2. What is $300 million as a percentage of Sears' total IT budget? The companies that you name have HUGE software protfolios, so of course it is going to take a lot of dollars to fix them. However, the total dollars spent may still be a reasonable percentage of the total IT budget for those companies. What constitutes a reasonable percentage of the IT budget for Y2K remediation? I don't know.

3. The IRS is a good example to show how much money is being spent on the problem as a whole, but probably a bad example to show how much money is being spent outside of government. Federal projects have a long history of running even later and more over-budget than private sector projects. They should proably be considered separately.

4. A lot of Y2K cost figures are including the cost of new systems to replace older systems that may or may not be compliant. Installing a new systems is generally more expensive in the short term than modifying an old one, and it is those short-term dollars you are seeing reported.

Still, even taking all of this into consideration, that's a whole heap of money being thrown at this problem.

-- Paul Neuhardt (, November 10, 1998.

From Sears' website:

Sears' Total costs and expenses (in millions) 1997 39,302 1996 35,981 1995 33,130

If their Y2K costs are $143 million, then that is 0.0036 or .36% of their total expenses for 1997. That estimate is likely to go up in my opinion.

They lost $475 million when they had to pay back reaffirmation agreements with bankrupt individuals. They didn't like that anymore than they're liking this.

I haven't found any evidence of their IT budget yet.

-- Buddy (DC) (, November 10, 1998.

I don't know the specifics in terms of money, but I wouldn't worry about Sears. I know from Gary North's site that Sears takes Y2K seriously. Seriously enough that they have company officers pay their vendors a visit in person to find out off the record if the vendor is compliant. If a vendor needs advice on being compliant, Sears gives it.

I just quit Sears recently. I know that in their call centers, they are replacing the terminals with PC's around the beginning of 1999.

-- Kevin (, November 11, 1998.

How much does it cost to replace a chip that is no longer available? If you are a hospital and your MRI machine won't work because of some chip that can't be replaced, won't you have to buy a new one? I think the replacement of equipment which can't be repaired could be the biggest cost of y2k. Tens of billions worth of equipment ordered, but will it be ordered and replaced in time?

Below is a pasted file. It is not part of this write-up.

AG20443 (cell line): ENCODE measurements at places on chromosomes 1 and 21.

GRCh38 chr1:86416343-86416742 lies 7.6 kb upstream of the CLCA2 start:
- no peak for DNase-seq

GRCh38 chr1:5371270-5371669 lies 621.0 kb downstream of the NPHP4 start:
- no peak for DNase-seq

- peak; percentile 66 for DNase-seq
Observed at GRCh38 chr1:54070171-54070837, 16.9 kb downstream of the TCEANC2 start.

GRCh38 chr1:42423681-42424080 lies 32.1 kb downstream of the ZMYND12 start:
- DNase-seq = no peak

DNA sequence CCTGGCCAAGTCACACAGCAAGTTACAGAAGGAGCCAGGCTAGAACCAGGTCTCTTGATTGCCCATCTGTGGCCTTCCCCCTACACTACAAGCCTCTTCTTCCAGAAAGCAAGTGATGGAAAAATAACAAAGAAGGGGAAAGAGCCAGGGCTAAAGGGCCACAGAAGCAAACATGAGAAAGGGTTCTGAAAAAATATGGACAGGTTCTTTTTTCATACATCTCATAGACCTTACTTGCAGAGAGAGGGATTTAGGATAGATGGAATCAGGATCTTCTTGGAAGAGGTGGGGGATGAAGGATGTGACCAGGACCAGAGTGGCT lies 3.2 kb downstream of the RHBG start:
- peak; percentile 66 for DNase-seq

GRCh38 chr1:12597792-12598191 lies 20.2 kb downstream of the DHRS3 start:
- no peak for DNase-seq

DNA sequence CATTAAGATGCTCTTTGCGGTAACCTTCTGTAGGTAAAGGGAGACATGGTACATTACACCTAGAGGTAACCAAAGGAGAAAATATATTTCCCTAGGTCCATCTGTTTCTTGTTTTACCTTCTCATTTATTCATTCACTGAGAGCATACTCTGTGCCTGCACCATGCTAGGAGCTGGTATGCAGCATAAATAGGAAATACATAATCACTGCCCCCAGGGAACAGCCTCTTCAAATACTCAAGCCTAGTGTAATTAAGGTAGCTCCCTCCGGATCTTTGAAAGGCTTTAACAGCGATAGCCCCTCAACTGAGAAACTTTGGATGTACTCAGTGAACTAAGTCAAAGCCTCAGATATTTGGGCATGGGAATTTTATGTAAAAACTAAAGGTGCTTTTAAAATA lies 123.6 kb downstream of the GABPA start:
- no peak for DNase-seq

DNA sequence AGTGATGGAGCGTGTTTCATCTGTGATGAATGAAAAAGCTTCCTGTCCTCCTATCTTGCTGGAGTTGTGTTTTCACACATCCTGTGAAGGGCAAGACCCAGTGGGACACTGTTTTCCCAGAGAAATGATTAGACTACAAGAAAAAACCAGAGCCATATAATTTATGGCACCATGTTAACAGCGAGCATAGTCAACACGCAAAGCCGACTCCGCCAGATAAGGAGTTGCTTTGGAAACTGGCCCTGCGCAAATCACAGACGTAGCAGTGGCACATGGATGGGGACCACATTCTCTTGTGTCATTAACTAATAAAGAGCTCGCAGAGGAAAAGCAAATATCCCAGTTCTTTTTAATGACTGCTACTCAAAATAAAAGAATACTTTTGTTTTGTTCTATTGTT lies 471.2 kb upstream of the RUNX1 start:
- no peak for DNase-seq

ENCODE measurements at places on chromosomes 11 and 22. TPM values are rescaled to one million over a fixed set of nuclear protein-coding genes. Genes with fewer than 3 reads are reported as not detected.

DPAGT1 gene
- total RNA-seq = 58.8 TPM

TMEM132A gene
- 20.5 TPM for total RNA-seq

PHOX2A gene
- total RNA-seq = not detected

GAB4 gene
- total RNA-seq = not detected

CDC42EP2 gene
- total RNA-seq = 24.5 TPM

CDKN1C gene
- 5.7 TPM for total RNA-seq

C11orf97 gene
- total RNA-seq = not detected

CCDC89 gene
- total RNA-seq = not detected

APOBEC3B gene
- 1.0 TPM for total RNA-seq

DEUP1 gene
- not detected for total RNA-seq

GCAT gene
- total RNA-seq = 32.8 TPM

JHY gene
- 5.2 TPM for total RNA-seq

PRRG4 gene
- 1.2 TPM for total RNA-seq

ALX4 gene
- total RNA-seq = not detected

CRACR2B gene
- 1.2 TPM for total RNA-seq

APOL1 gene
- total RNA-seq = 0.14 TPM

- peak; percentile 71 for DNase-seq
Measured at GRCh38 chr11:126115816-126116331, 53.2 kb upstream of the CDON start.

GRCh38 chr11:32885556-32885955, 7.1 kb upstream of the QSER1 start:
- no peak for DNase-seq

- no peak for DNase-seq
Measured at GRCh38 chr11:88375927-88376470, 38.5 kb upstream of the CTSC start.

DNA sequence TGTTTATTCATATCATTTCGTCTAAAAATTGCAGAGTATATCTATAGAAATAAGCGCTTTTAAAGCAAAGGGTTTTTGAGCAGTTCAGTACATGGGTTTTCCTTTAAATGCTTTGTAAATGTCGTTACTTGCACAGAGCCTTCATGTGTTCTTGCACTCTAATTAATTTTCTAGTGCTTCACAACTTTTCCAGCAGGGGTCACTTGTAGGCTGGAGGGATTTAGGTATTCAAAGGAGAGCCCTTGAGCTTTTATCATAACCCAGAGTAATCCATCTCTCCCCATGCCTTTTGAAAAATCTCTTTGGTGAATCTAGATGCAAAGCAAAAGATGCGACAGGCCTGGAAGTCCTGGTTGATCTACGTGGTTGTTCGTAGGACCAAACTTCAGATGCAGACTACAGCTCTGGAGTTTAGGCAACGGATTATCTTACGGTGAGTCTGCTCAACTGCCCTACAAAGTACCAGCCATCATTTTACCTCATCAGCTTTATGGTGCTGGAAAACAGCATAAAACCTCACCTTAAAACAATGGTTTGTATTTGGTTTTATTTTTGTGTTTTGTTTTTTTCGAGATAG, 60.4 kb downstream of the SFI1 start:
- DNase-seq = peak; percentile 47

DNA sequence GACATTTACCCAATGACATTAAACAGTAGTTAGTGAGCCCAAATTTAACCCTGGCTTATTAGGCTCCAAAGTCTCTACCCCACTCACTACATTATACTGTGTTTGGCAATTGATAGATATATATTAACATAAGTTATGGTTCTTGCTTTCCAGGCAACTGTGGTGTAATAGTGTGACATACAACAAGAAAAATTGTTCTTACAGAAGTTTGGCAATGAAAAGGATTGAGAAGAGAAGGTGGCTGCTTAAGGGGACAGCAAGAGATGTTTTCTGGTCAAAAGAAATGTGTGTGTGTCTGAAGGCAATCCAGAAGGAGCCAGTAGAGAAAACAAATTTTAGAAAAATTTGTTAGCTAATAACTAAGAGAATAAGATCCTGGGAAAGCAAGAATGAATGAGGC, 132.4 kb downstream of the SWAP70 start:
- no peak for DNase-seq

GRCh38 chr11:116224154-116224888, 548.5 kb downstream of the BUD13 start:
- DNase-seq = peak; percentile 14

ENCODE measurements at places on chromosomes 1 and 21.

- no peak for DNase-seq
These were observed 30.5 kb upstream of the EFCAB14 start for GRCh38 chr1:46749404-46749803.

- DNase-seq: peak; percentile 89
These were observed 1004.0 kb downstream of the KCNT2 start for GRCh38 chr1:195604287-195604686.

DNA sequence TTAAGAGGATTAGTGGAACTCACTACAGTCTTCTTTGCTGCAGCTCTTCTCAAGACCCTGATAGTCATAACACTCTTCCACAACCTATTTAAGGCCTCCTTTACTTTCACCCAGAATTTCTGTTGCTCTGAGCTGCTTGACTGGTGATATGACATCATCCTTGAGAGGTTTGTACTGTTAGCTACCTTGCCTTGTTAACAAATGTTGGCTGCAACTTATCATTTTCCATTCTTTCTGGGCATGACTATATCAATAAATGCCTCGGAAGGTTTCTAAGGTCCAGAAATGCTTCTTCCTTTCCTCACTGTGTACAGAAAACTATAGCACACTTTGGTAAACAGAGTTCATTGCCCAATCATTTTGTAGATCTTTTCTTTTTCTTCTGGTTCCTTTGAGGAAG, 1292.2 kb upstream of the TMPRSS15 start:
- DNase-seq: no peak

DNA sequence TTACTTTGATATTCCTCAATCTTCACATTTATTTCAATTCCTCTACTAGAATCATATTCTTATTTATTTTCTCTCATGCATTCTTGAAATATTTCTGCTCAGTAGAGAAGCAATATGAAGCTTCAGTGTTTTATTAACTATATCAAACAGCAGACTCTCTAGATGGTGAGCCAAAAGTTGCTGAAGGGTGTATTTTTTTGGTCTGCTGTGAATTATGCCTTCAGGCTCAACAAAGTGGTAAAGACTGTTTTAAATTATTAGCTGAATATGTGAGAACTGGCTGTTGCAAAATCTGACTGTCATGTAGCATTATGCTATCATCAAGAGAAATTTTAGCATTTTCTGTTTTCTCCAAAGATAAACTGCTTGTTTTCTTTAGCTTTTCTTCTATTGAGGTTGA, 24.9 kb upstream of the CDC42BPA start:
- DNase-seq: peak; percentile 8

Soon there won't be budgets for y2k. You will hear, "We will spend whatever it takes" If I were a programer, I would not sign any employment agreement ever. The price for someone who knows what they are doing will rise to thousands of dollars per day.

-- Bill (, November 11, 1998.

There are crooks, thieves, and cheaters out there too (we could be nice and call them "over-enthusiastic salesmen out to make a quick buck from scared companies to cheap to investigate things" - but crooks is shorter).

Read a story from San Antonio TX in the Express-News about 4 weeks ago - talked about a local small hospital in a country town - 70-80 beds size. They had investigated Y2K probelms, found many things that will fail, found many inconsistancies and things they aren't sure will work, found many things that will probably be okay. (The usual mixed result you would expect.)

They are also, by the way, testing contingency plans, and testing emergency plans - like assigning nurses on duty the first hights with flashlights to cover things if power fails.

So a vender calls the hospital, says "Our gadget will fail in year 2000." Hospital says, "Thank you, can you fix the one we've got now?. Vender says, "Nope, you've got to buy a new one from us at 30,000.00"

Hospital says, "Thank you very much, we will do just that - buy a new one from somebody else."

Vender finds a fix - for 1500.00 dollars.

-- Robert A. Cook, P.E. (Kennesaw, GA) (, November 11, 1998.


A rule of thumb is that in retail, the IT budget is usually around 10% of total expenses.

Of course, the problem is that Sears is also into a whole heap of non-retail activities, so that rule might not apply here.

-- Paul Neuhardt (, November 11, 1998.